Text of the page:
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Chop House continues tradition of Southern Hospitality

Staff Report • Aug 2, 2013 at 4:39 PM

This year’s Kingsport Fun Fest was both fun and festive for the members of the dine-around bunch. Lots of fun, lots of things to do and of course, lots of things to taste. The shank end of our day, however, found us wanting something more substantial than corn dogs and funnel cakes for supper.

Trust the Carnivore to suggest we try The Chop House just over the hill on North Eastman Road. Now, Kingsport’s dining scene is undergoing as big a change as that in Johnson City. The Stone Drive “Corridor” is undergoing a makeover of epic proportions, with spillover onto North Eastman Road heading toward Fort Henry Drive.

J. Michael Connors’ Chop House is smack in the middle of this food-based turmoil, a quiet cove of culinary perfection that has called Kingsport home for the past 20 years. While known for their beef, The Chop House does pork, chicken and seafood equally well, and has a well-stocked bar fronted by a knowledgeable pair of barkeeps if your meal requires a suitable libation derived from grape or grain.

We were fortunate to get a table on short notice, and as our server Kristin took our drink orders we began our inquest on the Chop House’s menu. The Dieter spotted her favorite, the Chop House Pork Chop ($15), a 12-ounce thick bone-in chop garnished with cinnamon apples, a baked sweet potato and a bowl of the Soup of the Day — Chicken Gumbo ($5).

The Retiree wasn’t doing meat this evening, opting for the Fresh Vegetable Plate ($10), and choosing a baked sweet potato, fresh asparagus, creamed spinach and sugar snap peas. My dining partner, still on her all-things-chicken kick, ordered the Tennessee Country Chicken ($14) with a Caesar Salad ($3.50) for openers.

I’d been craving a Chop House Caesar salad myself. Then I discovered that The Chop House did Homemade Blue Crab Cakes, and promptly ordered a two-cake serving ($15) with rice pilaf and sugar snap peas as my side orders. The Carnivore was in his element, lingering long over the menu, discussing the merits of sirloin over T-bone over New York strip before deciding on the 7-ounce Horseradish-Crusted Sirloin ($17) and a loaded baked potato to go with it.

Kristin brought our salads and soup along with a basket of The Chop House bread and cinnamon butter. The Caesar salads were crisp, cold and refreshing after a hot day spent at Fun Fest. Though mine had a bit too much Caesar dressing for my taste, the fresh-grated Reggiano Parmesan cheese and homemade herbed croutons made everything right.

The Dieter’s Chicken Gumbo had chunks of chicken, okra, tomato and green pepper in a gumbo soup thick enough to stand a spoon up. It was delicious to the bottom of the bowl.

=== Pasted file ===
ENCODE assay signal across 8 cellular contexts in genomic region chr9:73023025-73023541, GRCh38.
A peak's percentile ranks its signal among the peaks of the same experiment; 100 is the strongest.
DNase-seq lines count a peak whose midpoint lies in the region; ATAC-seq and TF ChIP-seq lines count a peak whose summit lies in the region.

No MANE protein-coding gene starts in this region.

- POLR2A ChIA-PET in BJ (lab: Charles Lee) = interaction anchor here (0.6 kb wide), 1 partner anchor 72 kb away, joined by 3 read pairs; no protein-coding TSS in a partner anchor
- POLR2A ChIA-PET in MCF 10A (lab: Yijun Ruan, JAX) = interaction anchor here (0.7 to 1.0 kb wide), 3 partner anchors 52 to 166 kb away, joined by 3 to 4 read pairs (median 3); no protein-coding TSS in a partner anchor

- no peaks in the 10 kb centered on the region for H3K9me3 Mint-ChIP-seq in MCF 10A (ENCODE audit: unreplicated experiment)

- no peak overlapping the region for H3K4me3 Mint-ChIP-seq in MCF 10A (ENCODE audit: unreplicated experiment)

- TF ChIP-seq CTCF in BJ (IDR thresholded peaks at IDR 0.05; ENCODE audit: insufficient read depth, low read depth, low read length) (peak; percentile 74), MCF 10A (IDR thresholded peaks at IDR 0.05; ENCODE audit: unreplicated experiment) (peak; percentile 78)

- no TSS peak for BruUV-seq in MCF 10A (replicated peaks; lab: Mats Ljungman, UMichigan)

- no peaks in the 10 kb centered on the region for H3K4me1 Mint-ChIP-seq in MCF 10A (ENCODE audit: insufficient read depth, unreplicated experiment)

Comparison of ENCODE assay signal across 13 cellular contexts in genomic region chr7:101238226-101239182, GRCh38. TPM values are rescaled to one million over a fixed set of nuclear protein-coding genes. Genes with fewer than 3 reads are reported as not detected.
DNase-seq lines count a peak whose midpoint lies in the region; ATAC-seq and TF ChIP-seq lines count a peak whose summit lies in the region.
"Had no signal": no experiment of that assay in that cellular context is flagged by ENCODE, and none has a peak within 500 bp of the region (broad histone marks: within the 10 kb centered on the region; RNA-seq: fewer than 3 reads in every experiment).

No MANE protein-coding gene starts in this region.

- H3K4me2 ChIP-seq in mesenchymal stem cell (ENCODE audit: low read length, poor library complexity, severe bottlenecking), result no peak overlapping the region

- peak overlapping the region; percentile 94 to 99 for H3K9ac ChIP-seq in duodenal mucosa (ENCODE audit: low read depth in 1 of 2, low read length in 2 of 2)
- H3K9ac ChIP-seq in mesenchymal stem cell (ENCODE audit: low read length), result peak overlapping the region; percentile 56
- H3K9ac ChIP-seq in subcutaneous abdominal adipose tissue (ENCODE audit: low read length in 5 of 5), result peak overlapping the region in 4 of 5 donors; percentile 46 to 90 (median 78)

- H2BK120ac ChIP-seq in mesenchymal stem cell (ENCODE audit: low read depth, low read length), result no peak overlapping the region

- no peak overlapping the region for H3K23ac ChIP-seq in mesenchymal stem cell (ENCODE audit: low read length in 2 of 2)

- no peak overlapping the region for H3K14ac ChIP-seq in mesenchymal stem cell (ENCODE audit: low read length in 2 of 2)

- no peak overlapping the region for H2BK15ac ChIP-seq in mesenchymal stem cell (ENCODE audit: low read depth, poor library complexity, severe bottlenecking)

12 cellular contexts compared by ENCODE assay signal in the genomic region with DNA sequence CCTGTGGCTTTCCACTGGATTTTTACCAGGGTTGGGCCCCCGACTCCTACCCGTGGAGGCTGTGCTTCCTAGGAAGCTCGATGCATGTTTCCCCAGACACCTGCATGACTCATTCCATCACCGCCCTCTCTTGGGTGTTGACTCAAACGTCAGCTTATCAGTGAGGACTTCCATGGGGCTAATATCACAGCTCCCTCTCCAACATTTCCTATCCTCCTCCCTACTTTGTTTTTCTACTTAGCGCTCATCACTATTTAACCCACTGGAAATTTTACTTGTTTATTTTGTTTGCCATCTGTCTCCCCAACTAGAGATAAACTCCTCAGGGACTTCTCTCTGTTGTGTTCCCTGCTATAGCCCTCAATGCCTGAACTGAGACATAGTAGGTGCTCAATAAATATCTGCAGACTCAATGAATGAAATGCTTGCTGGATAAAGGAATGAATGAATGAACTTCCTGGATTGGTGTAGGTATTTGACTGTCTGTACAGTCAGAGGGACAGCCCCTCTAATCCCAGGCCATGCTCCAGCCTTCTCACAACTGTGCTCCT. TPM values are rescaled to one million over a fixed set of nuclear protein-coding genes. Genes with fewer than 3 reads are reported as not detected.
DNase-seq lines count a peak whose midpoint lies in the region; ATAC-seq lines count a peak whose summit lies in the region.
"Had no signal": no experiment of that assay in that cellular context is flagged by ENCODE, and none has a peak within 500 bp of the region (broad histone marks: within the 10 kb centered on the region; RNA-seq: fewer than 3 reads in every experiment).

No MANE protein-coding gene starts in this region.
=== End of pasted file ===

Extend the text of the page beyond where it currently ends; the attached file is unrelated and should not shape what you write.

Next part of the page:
Though tasty, my crab cakes were a disappointment, being more cake than crab; I was looking forward to doing battle with the Blue Crab foe once more. Still, the rice pilaf made a proper accompaniment, and sugar snaps are always good with any seafood dish.

My dining partner’s Tennessee Country Chicken featured a chicken breast stuffed with smoked ham and topped with aged melted cheddar cheese. A baked sweet potato of moderate size with a smidge of butter and some steamed broccoli florets completed the dish, all of it excellent and worthy of being a Chop House specialty dish.

The Retiree’s Vegetable Plate was well-prepared, especially the asparagus, lightly steamed and still crunchy, while the creamed spinach would have made a great appetizer dish with tortilla chips or pretzels for dipping. The Dieter’s Pork Chop arrived to “oohs” and “ahhs” from the rest of us; a heroic thick-cut grilled chop plated with a baked sweet potato tucked demurely to one side. Mentally waving bye-bye to her diet, she carved a morsel of juicy goodness from her quarry, took a bite, chewed and swallowed. A brief smile flickered across her face, and she took another.

Centered on his plate, the Carnivore’s Horseradish Crusted Sirloin was a 7-ounce mesa of beef dusted with a spicy snowcap of horseradish. With a quick turn-up of shirtsleeves, our friend picked up his knife and fork and strode forth into heroic struggle between man and beef. For a while, it looked as though the beef might prove too much for one sitting, but the Carnivore has never had use for a doggie bag. I managed to get a taste of the steak (sadly, mostly horseradish) and pronounced it delicious.

The Carnivore wasn’t doing much pronouncing, though he did get a refill or two on his water glass. Horseradish will do that to you. He finished with a quick run round the plate with a piece of bread, swabbing up every drop of juice and fragment of sirloin. A quick pop into the mouth evoked a smiling, satisfied “Ahh.” High praise, indeed.

The Chop House pays particular attention to families with children in tow, and can accommodate persons with food allergies or diet stipulations. Lunch is served until 3 p.m. with larger meal portions available if needed. Desserts are available from $4; we decided to leave them for a return visit. The Chop House is also available in several other cities across the South. There’s even a location up north in Ohio, a fine gesture of Tennessee and Southern hospitality toward our Northern cousins.

The Chop House

1704 North Eastman Road



Sun-Thu 11 a.m. – 10 p.m.

Fri-Sat 11 a.m. – 11 a.m.


Available on Facebook

Credit cards accepted

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